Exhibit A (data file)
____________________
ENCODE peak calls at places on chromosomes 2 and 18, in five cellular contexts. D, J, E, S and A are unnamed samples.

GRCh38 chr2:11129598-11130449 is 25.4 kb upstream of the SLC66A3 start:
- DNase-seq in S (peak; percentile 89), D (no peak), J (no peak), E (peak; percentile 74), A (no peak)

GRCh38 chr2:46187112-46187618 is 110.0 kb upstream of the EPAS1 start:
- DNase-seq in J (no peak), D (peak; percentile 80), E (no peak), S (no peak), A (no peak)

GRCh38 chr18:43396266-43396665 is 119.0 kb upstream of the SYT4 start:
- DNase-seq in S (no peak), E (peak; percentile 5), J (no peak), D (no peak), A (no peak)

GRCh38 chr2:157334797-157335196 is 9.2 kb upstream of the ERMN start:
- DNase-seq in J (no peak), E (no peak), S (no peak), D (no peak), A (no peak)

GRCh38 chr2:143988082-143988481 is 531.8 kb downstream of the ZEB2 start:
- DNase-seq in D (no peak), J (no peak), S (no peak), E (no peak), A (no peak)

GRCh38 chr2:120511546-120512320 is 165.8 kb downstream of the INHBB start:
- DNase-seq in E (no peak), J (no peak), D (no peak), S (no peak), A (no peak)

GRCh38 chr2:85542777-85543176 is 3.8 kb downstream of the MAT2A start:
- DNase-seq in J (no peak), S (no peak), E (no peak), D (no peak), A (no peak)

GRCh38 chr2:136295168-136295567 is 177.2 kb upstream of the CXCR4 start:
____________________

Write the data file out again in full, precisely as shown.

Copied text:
ENCODE peak calls at places on chromosomes 2 and 18, in five cellular contexts. D, J, E, S and A are unnamed samples.

GRCh38 chr2:11129598-11130449 is 25.4 kb upstream of the SLC66A3 start:
- DNase-seq in S (peak; percentile 89), D (no peak), J (no peak), E (peak; percentile 74), A (no peak)

GRCh38 chr2:46187112-46187618 is 110.0 kb upstream of the EPAS1 start:
- DNase-seq in J (no peak), D (peak; percentile 80), E (no peak), S (no peak), A (no peak)

GRCh38 chr18:43396266-43396665 is 119.0 kb upstream of the SYT4 start:
- DNase-seq in S (no peak), E (peak; percentile 5), J (no peak), D (no peak), A (no peak)

GRCh38 chr2:157334797-157335196 is 9.2 kb upstream of the ERMN start:
- DNase-seq in J (no peak), E (no peak), S (no peak), D (no peak), A (no peak)

GRCh38 chr2:143988082-143988481 is 531.8 kb downstream of the ZEB2 start:
- DNase-seq in D (no peak), J (no peak), S (no peak), E (no peak), A (no peak)

GRCh38 chr2:120511546-120512320 is 165.8 kb downstream of the INHBB start:
- DNase-seq in E (no peak), J (no peak), D (no peak), S (no peak), A (no peak)

GRCh38 chr2:85542777-85543176 is 3.8 kb downstream of the MAT2A start:
- DNase-seq in J (no peak), S (no peak), E (no peak), D (no peak), A (no peak)

GRCh38 chr2:136295168-136295567 is 177.2 kb upstream of the CXCR4 start: